Clary sage is a beautiful biennial flower. Have you ever heard the saying, “Good things come to he who waits?” That’s clary sage. It took me two years to grow the plants from seed to flowering. It was worth the wait.
About Clary Sage
Clary sage (Salvia sclarea) is also known as ‘clear eye’. You probably know it from the essential oils community where the scented oil is quite popular.
Like many sage varieties, including our common culinary sage, it is native to the Mediterranean basin, including North Africa, as well as to parts of Asia. It is an herb with a long history of use, with mentions in the herbal and medical literature dating back to the 4th century B.C.
Clary Sage Plant Profile
Botanical Name: Salvia sclarea
Clary sage (Salvia sclarea) is an aromatic herb known for its striking foliage, tall spikes of colorful flowers, and a sweet, herbal fragrance. Belonging to the mint family (Lamiaceae), clary sage is not only valued for its ornamental qualities but also for its essential oil, which has various applications.
Light Requirements: Clary sage thrives in full sun to partial shade. It performs best when exposed to at least 6 hours of sunlight per day. In regions with intense heat, some afternoon shade can be beneficial to prevent stress on the plant.
Soil Requirements: Clary sage prefers well-draining soil to prevent waterlogged conditions, which can lead to root rot.
pH: Slightly acidic to neutral soil, with a pH range of 6.0 to 7.5.
Water Requirements: Clary sage has moderate water requirements. Water the plant consistently, keeping the soil evenly moist but not waterlogged.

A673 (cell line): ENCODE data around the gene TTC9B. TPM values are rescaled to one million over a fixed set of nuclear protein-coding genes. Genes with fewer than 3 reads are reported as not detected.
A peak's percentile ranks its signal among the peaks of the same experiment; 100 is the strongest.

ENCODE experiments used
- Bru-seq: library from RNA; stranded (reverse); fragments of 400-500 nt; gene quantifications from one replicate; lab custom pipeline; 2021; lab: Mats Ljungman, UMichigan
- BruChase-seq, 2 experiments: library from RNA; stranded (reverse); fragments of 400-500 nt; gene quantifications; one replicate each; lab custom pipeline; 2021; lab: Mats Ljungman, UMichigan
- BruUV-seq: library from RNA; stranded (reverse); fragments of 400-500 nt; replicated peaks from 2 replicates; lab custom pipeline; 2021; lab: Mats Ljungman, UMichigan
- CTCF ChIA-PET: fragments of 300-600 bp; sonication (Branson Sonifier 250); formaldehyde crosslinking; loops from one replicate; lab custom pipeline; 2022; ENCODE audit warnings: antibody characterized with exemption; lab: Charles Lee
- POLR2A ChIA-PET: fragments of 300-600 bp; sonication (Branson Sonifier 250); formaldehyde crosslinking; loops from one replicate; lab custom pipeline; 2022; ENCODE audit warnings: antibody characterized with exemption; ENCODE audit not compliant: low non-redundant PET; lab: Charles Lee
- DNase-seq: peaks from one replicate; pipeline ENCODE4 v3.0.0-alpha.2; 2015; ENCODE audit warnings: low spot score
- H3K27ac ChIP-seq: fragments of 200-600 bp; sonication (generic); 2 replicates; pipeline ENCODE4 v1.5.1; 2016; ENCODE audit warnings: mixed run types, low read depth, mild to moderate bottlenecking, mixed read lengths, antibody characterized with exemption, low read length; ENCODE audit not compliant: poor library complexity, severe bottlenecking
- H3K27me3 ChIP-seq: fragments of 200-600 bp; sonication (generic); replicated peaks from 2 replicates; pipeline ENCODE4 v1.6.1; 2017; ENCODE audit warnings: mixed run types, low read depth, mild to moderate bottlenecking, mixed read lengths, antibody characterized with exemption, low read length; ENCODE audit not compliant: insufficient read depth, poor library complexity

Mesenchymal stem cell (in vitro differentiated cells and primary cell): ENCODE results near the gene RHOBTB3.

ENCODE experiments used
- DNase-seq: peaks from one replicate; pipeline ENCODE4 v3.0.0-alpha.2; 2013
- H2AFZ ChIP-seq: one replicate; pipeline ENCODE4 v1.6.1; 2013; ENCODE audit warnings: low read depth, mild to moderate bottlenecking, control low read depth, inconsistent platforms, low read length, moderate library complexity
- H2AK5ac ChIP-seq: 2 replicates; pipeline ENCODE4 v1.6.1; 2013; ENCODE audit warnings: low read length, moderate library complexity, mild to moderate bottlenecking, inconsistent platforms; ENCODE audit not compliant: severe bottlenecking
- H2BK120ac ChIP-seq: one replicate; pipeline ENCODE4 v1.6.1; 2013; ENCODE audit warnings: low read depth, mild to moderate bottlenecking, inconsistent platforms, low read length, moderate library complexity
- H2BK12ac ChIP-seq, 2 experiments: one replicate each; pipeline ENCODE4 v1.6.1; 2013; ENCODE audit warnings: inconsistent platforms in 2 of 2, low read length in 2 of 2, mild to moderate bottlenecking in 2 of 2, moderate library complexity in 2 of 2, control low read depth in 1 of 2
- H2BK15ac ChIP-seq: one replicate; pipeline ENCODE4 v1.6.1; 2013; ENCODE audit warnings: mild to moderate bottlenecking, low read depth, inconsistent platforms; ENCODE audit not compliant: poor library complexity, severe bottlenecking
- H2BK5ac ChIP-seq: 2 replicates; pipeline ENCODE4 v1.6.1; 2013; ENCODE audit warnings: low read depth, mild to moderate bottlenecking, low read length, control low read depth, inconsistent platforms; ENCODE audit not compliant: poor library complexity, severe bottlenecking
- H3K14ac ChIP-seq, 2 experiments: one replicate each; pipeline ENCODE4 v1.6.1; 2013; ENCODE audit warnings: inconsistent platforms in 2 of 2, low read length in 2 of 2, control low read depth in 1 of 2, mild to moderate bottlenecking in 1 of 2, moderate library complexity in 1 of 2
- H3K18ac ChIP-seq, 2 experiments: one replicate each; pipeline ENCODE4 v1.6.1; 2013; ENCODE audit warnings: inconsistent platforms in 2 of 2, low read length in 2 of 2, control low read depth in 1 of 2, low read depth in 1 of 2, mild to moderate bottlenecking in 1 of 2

Drought Tolerance: Once established, clary sage exhibits some drought tolerance. However, it’s essential to provide regular watering during dry spells to ensure optimal growth and flowering.
Fertilizer: Clary sage generally does well in average to fertile soil. While it doesn’t require heavy feeding, applying a balanced, all-purpose fertilizer in spring can promote healthy growth. Incorporating well-rotted compost into the soil before planting or as a top dressing can enhance soil fertility.
Growing Clary Sage
I grew clary hoping its scent would mimic the oils. It doesn’t, but that does not detract from this lovely garden plant.
Growing clary sage is not for the impatient gardener. It takes a while for the seeds to germinate, and once they do, you must nurture them along inside the house and then transplant them to the garden.
During the first year, the leaves remain close to the ground. They die back over the winter. In the second year, the plant sends up a tall central stem. The stem is square and covered with fine hairs. Finally, the stem unfurls into the lovely lavender and blue flowers you see here.
I planted my seedling in three areas: a sunny, hot spot in the perennial garden near the driveway with very poor soil, a second spot lower in the perennial garden, and a third spot in a garden we planted on top of our septic field.
The flowers that bloomed first were those from the hot sunny spot with poor soil, a clue as to what this plant likes – hot, sun, rocky soil.
Growing Clary Sage
I found growing it quite tricky but rewarding. Clary:
- Grows well in zones 6B through 10.
- Purchase seeds from a good grower or herbal catalog.
- Requires a period of cold/freezing in order to germinate. Pop the package into the freezer for a few weeks before planting.
- Needs total darkness to germinate, so plant them 1/2 inch deep in the soil.
Once the seedlings are a few inches high, transplant to a sunny, well-drained location.
Do not fertilize this plant; it doesn’t want it. It thrives on stony, sandy ground, in places where other plants don’t do well, and it shrugs off challenges as if they were nothing.
It really is a beautiful addition to the garden. I am glad I planted it. Good things do indeed come to the gardener who waits!
Below is a picture of clary sage plants growing in my perennial garden. The site is on a slope, so it is well drained. The soil is clay, amended with compost, and acidic. It gets average rainfall, whatever nature provides. I don’t water the plants in this garden.
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Clary Sage – 100 Seeds – Organically Grown – NON-GMO
Clary Sage Essential Oil: